‘Is this a new beginning? Or are we close to the end?’ Rou Reynolds sings in the opening lines of ‘THE GREAT UNKNOWN’. The unsettling lyrics set a precedent for the rest of the record, an experimental, violent and exhilarating billet-doux to a nation held together by the skin of its teeth. Nothing Is True and Everything Is Possible is St Alban rockers Enter Shikari at their most free, and with that, in their best form.
Emerging into the charts of a nation plagued (literally) with social divisions, Brexit bickering and now a worldwide pandemic, you won’t be blamed for believing the band moonlighted as psychics when they aren’t making music. The parallels are scary. The record’s themes of catastrophe and fantasy are uncomfortably relevant, and frontman Rou Reynolds impassioned vocals offer an outlet that screaming into your pillow just can’t satisfy.
Listening to Nothing Is True is kind of like waking up from a fever dream – hot sweats and muddled delirium. ‘Waltzing off the Face of the Earth Part I’ fits the bill perfectly: an eerie circus tune backs pertinent, tongue-in-cheek lyrics like ‘climate change is fake’ and ‘our future’s been denied’, with an epic drive that quickly becomes the album’s signature. ‘thē kĭñg’ packs similar power, fervid vengeance with its riotous drum production and Rou’s rapid vocals.
Enter Shikari provide both the organic beauty of instrumentation with electronic artifice, all powered with their signature rock rage
This is cemented in ‘Apocaholics Anonymous’, an electronica track created by Rou, as he told The Boar in an interview earlier this month, in a ‘completely solitary experience’. Despite this, it is just as polished as the album’s nonpareil, ‘Elegy for Extinction’: a classical piece recorded in Vienna with a 17-piece orchestra, there’s little more to say than just how beautiful this track is, with the epic accompaniment providing an experience beyond listening and into the cinematic.
Witnessing a band who are known for heavy-rock experiment with classical is incredibly refreshing – their sixth album acts as an example of how to push the boundaries, remove yourself from the indie rut. The contrast between big, sweeping classical pieces like ‘Elegy for Extinction’ and ‘Waltzing off the Face of the Earth (I. Crescendo)’ to gritty devotions to early electronica like ‘Apocaholics Anonymous’ and ‘T.I.N.A’ are examples of Nothing Is True’s paradoxical nature: Enter Shikari provide both the organic beauty of symphony with electronic artifice, all powered with their signature rock rage.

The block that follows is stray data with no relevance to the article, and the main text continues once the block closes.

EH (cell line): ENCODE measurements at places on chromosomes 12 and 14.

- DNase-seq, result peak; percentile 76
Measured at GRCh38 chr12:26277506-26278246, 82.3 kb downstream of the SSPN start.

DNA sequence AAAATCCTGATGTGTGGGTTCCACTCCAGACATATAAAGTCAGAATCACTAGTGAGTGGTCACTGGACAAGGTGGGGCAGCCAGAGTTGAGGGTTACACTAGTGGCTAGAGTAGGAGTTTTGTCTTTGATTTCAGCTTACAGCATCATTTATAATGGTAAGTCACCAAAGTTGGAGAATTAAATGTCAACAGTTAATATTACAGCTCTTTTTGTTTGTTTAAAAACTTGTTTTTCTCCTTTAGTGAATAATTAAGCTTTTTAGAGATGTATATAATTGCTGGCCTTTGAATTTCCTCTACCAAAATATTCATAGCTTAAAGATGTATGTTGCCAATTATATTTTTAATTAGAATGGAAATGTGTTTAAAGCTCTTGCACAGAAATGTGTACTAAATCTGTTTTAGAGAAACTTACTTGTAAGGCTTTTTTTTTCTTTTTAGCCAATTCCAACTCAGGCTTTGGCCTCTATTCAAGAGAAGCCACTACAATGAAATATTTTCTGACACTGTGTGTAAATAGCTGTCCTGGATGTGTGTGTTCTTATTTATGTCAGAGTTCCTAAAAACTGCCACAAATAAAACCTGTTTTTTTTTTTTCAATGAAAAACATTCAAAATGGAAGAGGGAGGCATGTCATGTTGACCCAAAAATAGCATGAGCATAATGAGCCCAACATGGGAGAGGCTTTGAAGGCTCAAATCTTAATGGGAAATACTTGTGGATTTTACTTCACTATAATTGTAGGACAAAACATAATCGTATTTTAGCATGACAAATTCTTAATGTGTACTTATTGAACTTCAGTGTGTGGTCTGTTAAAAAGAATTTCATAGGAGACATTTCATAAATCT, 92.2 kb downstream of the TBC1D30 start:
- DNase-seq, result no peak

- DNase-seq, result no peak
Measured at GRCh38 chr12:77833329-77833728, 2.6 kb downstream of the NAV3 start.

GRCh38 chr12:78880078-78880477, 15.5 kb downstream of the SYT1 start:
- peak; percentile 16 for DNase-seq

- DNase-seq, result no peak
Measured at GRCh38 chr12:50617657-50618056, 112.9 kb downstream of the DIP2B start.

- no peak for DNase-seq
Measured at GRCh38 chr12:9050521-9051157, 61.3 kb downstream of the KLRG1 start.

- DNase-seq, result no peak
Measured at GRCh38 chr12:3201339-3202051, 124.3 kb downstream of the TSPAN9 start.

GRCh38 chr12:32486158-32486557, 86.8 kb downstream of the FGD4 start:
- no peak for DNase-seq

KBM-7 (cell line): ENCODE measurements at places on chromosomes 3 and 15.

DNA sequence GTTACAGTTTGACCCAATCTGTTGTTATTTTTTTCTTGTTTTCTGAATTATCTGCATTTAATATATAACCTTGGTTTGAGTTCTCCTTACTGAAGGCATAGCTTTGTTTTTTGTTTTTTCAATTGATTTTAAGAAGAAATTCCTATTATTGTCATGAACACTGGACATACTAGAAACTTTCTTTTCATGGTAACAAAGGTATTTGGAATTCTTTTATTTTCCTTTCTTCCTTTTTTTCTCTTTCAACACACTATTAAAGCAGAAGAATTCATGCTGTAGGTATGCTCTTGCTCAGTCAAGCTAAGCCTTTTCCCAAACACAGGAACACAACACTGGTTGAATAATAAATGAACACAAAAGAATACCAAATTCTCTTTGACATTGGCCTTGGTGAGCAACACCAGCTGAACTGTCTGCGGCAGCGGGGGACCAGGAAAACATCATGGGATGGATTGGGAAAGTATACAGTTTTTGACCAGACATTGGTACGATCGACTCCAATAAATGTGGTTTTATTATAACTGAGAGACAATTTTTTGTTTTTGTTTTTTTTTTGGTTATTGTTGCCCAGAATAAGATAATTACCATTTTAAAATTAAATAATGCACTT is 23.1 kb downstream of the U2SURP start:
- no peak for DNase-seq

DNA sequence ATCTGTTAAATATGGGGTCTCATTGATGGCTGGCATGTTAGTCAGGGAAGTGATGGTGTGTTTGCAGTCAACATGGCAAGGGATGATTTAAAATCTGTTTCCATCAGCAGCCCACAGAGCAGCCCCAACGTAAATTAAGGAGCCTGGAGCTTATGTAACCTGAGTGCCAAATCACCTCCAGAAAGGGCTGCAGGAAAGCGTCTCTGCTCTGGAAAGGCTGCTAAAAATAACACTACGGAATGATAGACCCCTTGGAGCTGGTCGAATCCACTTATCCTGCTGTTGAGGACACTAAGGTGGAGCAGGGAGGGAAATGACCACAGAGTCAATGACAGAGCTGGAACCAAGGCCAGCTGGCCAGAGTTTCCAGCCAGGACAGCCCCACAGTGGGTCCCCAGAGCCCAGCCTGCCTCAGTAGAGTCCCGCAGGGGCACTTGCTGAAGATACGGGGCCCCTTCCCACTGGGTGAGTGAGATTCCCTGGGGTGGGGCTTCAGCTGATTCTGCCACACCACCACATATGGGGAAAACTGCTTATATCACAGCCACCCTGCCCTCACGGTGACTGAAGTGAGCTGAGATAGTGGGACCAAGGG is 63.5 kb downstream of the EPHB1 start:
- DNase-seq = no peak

This isn’t the band’s first fore into electronic music though. Propping the album’s tracks on a steady, electronic base, Enter Shikari build upon the ambient bookmarkers of its predecessor, 2017’s Staying Alive, and the dance mixes of The Mindsweep whilst remaining true to their rock roots. They achieve this without any banality, too. Nothing Is True captures the national identity perfectly: stuck between longing for an idealised past and uncertain for what is set to be a future pulled out of a Black Mirror episode, the album provides a clear narrative from start to end. It’s comforting to know that others share in this fear.
Nothing Is Real could have easily been a sonic mess. Instead, it acts as a mixing pot for the band’s cultural and musical influences: genre-bending and epoch-defining
With all of its angst, however, Nothing Is True also shows the band’s softer side. A highlight is hard to pick with an album stuffed with such excellence, but ‘Modern Living’ is definitely up there as one of the album’s best. It’s fist-pumping, euphoric beat isn’t unlike a Biffy Clyro tune, and feels like a welcome return to the band’s more familiar rock territory. They don’t forgo the album’s main themes, however: lyrics like ‘we’re apocaholics’ hark back to the Nothing Is True’s dystopic motto, with precious moments of tranquillity such as ‘lying in the flowers’ instantly undermined by doom: ‘everything you love is about to disappear’.
Nothing Is True closes on the same teetering, yet determined, sense of hope with ‘Waltzing off the Face of the Earth (II. Piangevole)’. The combination of bird song, triumphant trumpets and trickling water provide an Edenic feel, like waking up from a heady dream – a welcome, lighter contrast to part I.
With such a myriad of different instruments, styles and voices, Nothing Is True could have easily been a sonic mess. Instead, it acts as a mixing pot for the band’s cultural and musical influences: genre-bending and epoch-defining, this is how you make an album for 21st-century living.
Boar Music recommends:
- ‘Modern Living’ – true to the band’s rock roots but with a sentiment that catches you by surprise.